CRA Money: Do This to Fight Bracket Creep

You can fight bracket creep by making RRSP contributions. You can hold dividend stocks like Brookfield Corp (TSX:BN) tax free in your RRSP.

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Did you know that the government can raise your tax burden without actually raising your tax rate?

It’s true! Thanks to a phenomenon known as “bracket creep,” your tax bracket can rise while your purchasing power declines. When this happens, it’s effectively like an extra tax, because it causes your taxes to increase as a percentage of your purchasing power, even if they don’t go up as a percentage of your dollar income.

Bracket creep is the most common form of stealth tax in Canada. It has been going on since at least the 1980s, when automatic inflation indexing of tax brackets ended. Canadians’ real tax rates increased as a result of that policy. Since then, there have been measures to return some level of inflation indexing to Canada’s tax code. Generally, Federal tax brackets inch a little higher each year – though not always to the same degree that the Consumer Price Index (CPI) rises.

How to fight bracket creep

When it comes to fighting bracket creep, your options are fairly limited. One option that might make sense for those living in provinces with bracket creep is to move to another province with lower tax rates. Although Alberta has experienced some bracket creep, its tax rates are generally low enough that the average Canadian from a different province would likely pay less tax if he/she moved to Alberta. That’s one option, but it’s pretty drastic.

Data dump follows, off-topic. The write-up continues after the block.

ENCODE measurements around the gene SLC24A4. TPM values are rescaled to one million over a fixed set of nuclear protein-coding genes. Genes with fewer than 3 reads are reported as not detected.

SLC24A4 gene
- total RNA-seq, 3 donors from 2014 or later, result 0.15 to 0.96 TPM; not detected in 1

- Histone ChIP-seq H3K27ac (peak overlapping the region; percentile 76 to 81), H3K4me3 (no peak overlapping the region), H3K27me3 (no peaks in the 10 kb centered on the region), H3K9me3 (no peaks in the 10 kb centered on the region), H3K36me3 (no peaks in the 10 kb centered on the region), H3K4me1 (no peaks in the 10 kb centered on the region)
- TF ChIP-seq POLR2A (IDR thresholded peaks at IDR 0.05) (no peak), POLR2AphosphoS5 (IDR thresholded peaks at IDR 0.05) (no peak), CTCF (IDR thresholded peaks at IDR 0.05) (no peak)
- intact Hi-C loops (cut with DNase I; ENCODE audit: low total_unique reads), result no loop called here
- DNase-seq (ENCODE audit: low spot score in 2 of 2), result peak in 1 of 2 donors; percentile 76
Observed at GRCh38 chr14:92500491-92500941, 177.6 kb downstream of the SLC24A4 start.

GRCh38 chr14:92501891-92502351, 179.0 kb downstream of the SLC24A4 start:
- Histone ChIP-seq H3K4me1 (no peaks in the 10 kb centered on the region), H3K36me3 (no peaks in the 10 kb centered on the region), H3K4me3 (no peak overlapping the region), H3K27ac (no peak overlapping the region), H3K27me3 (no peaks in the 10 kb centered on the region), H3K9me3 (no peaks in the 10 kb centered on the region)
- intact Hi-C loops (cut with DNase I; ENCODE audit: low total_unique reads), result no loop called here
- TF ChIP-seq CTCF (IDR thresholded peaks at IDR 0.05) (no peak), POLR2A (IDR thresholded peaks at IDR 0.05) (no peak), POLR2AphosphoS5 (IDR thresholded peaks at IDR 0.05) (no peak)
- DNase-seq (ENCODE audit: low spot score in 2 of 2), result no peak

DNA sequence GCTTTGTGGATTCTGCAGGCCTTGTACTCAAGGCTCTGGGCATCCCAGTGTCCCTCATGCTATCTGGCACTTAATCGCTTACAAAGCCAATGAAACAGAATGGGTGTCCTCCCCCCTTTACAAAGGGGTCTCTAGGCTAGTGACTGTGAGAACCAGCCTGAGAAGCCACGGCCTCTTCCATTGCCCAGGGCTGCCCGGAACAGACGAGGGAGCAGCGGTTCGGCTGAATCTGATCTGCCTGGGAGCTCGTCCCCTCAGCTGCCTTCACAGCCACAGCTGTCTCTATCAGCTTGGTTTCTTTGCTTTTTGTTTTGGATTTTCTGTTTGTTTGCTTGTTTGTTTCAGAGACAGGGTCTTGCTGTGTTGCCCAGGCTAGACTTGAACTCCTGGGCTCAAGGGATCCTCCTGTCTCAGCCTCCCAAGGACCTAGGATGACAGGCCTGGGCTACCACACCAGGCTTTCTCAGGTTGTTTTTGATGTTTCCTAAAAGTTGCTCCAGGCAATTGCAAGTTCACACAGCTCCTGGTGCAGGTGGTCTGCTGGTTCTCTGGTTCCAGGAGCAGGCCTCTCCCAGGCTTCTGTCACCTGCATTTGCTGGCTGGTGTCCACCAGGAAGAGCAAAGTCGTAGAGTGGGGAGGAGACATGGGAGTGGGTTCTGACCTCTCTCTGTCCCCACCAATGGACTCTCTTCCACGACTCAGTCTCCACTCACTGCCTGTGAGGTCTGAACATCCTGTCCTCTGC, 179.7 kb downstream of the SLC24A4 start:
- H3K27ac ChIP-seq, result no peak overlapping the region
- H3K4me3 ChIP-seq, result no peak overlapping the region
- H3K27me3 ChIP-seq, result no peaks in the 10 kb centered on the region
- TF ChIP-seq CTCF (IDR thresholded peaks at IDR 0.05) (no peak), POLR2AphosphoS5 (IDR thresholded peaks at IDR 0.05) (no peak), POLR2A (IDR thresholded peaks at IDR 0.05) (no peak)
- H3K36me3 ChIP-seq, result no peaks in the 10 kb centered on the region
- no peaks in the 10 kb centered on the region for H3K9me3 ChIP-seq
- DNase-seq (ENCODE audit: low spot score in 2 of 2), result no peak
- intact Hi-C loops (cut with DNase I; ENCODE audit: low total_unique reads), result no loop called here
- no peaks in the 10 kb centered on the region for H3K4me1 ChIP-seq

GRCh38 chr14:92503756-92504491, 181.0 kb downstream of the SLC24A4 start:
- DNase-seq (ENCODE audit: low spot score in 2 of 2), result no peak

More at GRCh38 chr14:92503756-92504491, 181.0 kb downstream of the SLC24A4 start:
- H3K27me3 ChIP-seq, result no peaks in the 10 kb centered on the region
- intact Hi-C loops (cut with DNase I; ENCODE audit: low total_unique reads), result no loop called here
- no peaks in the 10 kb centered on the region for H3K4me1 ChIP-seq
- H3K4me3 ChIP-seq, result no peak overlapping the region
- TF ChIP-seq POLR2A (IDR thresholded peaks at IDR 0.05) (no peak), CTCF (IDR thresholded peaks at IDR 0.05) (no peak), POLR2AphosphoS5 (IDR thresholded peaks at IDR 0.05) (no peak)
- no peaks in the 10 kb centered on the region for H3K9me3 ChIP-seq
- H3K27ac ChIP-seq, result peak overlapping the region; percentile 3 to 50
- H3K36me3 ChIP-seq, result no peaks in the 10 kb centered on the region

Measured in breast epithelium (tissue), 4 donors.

Another option is to make RRSP contributions. RRSP contributions lower your net income; if you make enough of them, you can push yourself all the way down into a lower tax bracket. The tax savings realized by making RRSP contributions can be substantial. The only catch is that you need to keep the money in the account for many decades in order to withdraw it later at a lower tax rate. RRSPs really are for retirement saving: using them for short-term savings is a bad idea (save rare exceptions like withdrawing under the Home Buyers’ Plan).

What kinds of investments to hold in your RRSP

Once you’ve committed to fighting bracket creep by making RRSP contributions, you need to choose what to invest in. This is a bigger deal than you might think. An economist once did a detailed study of the RRSP and found that the main benefit of the account was not the tax break (which he claimed was no benefit at all), but rather the years of tax free compounding you get. If he’s right about that, then the money you put into an RRSP is worth less than nothing un-invested.

So, you’re going to want to invest your RRSP money. Index funds and GICs are well-established long-term winners that have worked out well for many Canadians. If you’re looking to get a bit more adventurous with your investments, you could consider shares in a diversified conglomerate like Brookfield Corp (TSX:BN). Brookfield has enough different things happening under the hood that it won’t go bankrupt because of a failure in one business unit. The investment manager owns 75% of the world’s biggest alternative asset manager. It owns stakes in various Brookfield partnerships and funds. Finally, it has an insurance subsidiary that is growing at a rapid pace. All these different assets make Brookfield one of Canada’s most diversified financial conglomerates. If individual stocks are what you’re into, you might benefit from taking a look at Brookfield.

This article represents the opinion of the writer, who may disagree with the “official” recommendation position of a Motley Fool premium service or advisor. We’re Motley! Questioning an investing thesis — even one of our own — helps us all think critically about investing and make decisions that help us become smarter, happier, and richer, so we sometimes publish articles that may not be in line with recommendations, rankings or other content.

Fool contributor Andrew Button has positions in Brookfield. The Motley Fool recommends Brookfield and Brookfield Corporation. The Motley Fool has a disclosure policy.

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